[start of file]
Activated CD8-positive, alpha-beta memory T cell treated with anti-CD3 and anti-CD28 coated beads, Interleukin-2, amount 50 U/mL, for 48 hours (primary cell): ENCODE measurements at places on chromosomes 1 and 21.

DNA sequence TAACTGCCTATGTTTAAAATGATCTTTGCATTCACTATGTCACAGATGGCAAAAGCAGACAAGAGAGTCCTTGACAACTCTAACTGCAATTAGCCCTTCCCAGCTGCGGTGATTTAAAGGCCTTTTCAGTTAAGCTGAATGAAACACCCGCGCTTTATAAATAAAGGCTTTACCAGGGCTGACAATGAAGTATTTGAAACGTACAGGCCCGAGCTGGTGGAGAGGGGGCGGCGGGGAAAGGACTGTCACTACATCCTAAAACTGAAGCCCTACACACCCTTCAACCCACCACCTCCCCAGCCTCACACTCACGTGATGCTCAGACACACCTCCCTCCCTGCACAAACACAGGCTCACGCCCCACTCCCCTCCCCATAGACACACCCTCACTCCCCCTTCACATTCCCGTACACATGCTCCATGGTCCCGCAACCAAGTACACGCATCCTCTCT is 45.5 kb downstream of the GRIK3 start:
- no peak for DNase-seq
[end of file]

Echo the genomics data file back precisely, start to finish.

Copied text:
Activated CD8-positive, alpha-beta memory T cell treated with anti-CD3 and anti-CD28 coated beads, Interleukin-2, amount 50 U/mL, for 48 hours (primary cell): ENCODE measurements at places on chromosomes 1 and 21.

DNA sequence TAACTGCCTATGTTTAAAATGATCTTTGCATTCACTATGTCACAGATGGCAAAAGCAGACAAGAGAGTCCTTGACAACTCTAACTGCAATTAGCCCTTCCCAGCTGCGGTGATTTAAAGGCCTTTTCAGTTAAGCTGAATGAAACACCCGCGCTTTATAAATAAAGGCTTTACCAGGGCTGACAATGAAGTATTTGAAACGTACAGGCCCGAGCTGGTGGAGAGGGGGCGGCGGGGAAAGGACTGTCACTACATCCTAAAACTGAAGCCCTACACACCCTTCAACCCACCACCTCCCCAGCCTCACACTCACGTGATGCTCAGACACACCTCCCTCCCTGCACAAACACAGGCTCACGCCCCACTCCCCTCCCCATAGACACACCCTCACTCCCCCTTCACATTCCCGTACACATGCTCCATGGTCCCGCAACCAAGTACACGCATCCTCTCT is 45.5 kb downstream of the GRIK3 start:
- no peak for DNase-seq